World’s biggest battery is a huge success story

2 April 2018

Tesla’s South Australia battery, the largest grid connected battery storage site in the world, is exceeding all expectations. This article, with extensive extracts from an article in The Conversation by Dylan McConnell, a researcher at the Australian German Climate and Energy College, Melbourne, describes how the Tesla battery at the Hornsdale wind farm has performed to date. Staff report

In the short time since the Hornsdale power reserve was officially opened in South Australia its immediate achievements in successfully smoothing power outages and absorbing excess grid energy has excited much interest locally and internationally.

The aspect that has generated the most interest is the battery’s rapid response time in smoothing out several significant energy outages that have occurred since it was installed.

Following this early success, the state of Victoria has also secured an agreement to get its own Tesla battery built near the town of Stawell.

Generation and consumption

Over the full month of December, the Hornsdale wind farm power reserve, which consists of a 100 MW/129 MWh lithium ion Tesla manufactured battery, generated 2.42 GWh of energy, and consumed 3.06 GWh.

Since there are losses associated with energy storage, it is a net consumer of energy. This can be described in terms of ‘round trip efficiency’, a measure of the energy out to the energy in. In this case, the round trip efficiency appears to be roughly 80%.

Figure 1 shows the input and output from the battery over the month. It shows that on several occasions the battery generated as much as 100 MW of power, and consumed 70 MW. The regular operation of the battery moves between generating 30 MW and consuming 30 MW.

The generation and consumption pattern is rather noisy, and does not appear to show a pattern. This is true even on a daily basis, as can be seen in Figure 2. This is related to services provided by the battery.

Frequency control ancillary services

There are eight different FCAS markets in the National Electricity Market (NEM). These can be classified in two broad categories: contingency services and regulation services.

Contingency services are there to stabilise the system when something unexpected occurs. These are ‘credible contingencies’. The tripping of a large generator is an example.

The resulting imbalance of supply and demand moves the frequency of the power system away from the normal operating range. This happens on a very short timescale. The contingency services ensure that the system is brought back into balance and that the frequency is returned to normal within 5 minutes.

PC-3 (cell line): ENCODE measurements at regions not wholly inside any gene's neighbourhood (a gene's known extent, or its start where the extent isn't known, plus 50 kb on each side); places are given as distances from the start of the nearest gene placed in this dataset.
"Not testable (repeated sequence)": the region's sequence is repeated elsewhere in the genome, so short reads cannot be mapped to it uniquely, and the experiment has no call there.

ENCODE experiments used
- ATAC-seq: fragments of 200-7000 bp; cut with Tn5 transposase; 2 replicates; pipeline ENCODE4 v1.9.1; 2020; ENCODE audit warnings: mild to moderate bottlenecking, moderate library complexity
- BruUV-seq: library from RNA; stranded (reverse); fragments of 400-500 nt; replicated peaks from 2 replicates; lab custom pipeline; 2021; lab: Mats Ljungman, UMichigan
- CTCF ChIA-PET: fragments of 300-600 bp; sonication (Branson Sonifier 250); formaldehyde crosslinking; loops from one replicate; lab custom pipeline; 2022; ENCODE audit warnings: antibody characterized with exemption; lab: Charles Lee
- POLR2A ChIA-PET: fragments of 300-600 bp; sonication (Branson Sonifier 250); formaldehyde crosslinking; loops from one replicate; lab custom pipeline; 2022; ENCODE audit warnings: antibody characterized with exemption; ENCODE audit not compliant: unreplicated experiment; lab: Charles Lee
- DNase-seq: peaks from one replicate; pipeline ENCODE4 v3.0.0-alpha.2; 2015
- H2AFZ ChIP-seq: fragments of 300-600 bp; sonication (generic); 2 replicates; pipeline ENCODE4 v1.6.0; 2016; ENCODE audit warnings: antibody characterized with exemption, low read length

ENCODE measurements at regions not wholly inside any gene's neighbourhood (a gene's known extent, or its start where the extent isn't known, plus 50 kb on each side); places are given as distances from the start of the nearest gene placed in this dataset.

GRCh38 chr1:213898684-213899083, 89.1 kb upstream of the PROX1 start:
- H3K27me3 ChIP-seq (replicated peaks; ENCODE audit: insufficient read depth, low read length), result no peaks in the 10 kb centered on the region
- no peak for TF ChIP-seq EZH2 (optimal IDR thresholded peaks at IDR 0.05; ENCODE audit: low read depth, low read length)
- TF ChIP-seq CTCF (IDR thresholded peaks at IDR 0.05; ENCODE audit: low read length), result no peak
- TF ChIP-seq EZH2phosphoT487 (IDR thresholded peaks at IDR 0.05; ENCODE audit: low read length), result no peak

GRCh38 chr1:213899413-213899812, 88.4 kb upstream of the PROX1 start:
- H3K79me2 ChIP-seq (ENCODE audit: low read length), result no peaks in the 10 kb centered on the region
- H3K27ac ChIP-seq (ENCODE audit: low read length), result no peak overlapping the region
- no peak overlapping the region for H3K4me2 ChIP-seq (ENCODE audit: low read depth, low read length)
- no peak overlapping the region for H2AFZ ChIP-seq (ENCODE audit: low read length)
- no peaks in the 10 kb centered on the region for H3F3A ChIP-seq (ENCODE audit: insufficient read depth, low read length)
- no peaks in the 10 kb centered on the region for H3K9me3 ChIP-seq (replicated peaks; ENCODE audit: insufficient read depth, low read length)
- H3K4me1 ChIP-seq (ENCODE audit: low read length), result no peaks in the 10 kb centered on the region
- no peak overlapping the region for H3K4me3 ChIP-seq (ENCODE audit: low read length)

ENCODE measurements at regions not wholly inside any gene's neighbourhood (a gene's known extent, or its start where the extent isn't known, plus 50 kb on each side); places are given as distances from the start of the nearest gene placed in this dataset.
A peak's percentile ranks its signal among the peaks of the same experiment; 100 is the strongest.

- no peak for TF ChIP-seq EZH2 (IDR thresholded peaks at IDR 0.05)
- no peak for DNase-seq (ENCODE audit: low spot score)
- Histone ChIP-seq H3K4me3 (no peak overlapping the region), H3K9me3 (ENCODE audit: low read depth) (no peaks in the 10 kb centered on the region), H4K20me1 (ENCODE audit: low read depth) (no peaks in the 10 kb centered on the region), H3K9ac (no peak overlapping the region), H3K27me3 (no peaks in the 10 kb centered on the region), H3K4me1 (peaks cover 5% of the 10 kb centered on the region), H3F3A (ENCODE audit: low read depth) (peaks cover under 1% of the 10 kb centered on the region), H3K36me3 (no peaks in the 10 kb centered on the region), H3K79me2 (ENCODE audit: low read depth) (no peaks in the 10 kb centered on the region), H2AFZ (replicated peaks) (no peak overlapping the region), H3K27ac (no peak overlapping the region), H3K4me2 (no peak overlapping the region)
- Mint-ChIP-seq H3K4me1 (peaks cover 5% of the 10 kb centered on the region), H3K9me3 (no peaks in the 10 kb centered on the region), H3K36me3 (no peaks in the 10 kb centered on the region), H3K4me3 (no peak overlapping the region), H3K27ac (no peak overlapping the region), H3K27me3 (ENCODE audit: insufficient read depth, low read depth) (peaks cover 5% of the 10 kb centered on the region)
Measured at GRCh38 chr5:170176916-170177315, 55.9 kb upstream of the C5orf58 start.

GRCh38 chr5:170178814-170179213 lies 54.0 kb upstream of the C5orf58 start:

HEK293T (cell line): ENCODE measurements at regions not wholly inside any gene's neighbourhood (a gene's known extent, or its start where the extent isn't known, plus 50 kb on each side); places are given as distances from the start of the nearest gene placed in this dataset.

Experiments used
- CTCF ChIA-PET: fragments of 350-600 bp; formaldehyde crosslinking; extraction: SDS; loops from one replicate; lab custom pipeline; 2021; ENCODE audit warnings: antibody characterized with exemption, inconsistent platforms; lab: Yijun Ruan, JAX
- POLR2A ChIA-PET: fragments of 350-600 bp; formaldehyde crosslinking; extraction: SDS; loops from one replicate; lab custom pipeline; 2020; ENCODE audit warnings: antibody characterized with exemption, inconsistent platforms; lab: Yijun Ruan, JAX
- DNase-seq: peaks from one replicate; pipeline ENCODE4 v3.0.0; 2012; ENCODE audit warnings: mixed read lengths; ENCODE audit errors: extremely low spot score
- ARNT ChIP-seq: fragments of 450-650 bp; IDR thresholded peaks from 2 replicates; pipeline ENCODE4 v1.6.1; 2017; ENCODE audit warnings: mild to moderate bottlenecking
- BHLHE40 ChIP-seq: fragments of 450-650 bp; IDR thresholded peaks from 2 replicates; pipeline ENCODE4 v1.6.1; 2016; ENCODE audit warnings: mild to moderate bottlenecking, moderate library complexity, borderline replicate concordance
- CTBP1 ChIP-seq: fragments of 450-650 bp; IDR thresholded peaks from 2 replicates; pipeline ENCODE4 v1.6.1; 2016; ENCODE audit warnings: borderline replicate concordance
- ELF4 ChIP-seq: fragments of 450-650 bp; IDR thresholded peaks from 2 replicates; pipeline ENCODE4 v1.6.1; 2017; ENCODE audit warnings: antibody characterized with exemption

In the NEM there are three separate timescales over which these contingency services should be delivered: 6 seconds, 60 seconds, and 5 minutes. As the service may have to increase or decrease the frequency, there is therefore a total of six contingency markets. Frequency governing is effected by rapidly increasing or decreasing output from a generator (or battery in this case), or rapidly reducing or increasing load. This response is triggered at the power station by the change in frequency.

To do this, generators (or loads) have some of their capacity ‘enabled’ in the FCAS market. This essentially means that a proportion of their capacity is set aside, and is available to respond to frequency changes. Providers are paid for the amount of megawatts they have enabled in the FCAS market.

This is one of the services that the Hornsdale Power Reserve has been providing. Figure 3 shows how the power reserve responded to one incident on power outage, when one of the units at Loy Yang A tripped on December 14 last year.

Regulation services

The regulation services are similar to contingency services, in that they help maintain frequency in the normal operating range. Regulation may have to raise or lower the frequency, and therefore there are two regulation markets.

However, unlike contingency services, which essentially wait for an unexpected change in frequency, the response is governed by a control signal, sent from the Australian Energy Market Operator (AEMO). In essence, the AEMO monitors the system frequency and sends out a control signal at 4-second intervals. This signal alters the output of the generator to maintain the supply and demand balance. This is also one of the main services that the battery has been providing. Figure 4 shows the output of the battery closely following the amount of capacity it has enabled in the regulation market. 

Victoria state project

The Victorian government has also recently secured an agreement for its own Tesla battery. This agreement, to be realised in conjunction with a wind farm near the town of Stawell, should see a battery providing a similar services in Victoria.

This battery may also provide additional benefits to the grid. The project is located in a part of the transmission network that AEMO has indicated may need augmentation in the future. This project may be able therefore to illustrate the benefits that battery storage can provide in strengthening the transmission network. 

Tesla Tesla’s giant battery storage site, Hornsdale wind farm
Tesla Figure 1. Generation and consumption of the Hornsdale Power Reserve over the month of December 2017. Source – AEMO
Tesla Figure 3. The Hornsdale Power Reserve responding to a drop in system frequency. Source – AEMO
Tesla Figure 4. Output of Horndale Power Reserve compared with enablement in the regulation raise FCAS market. AEMO
Tesla Figure 2. Generation and consumption of the Hornsdale Power Reserve on the 6 January 2018. Source – AEMO

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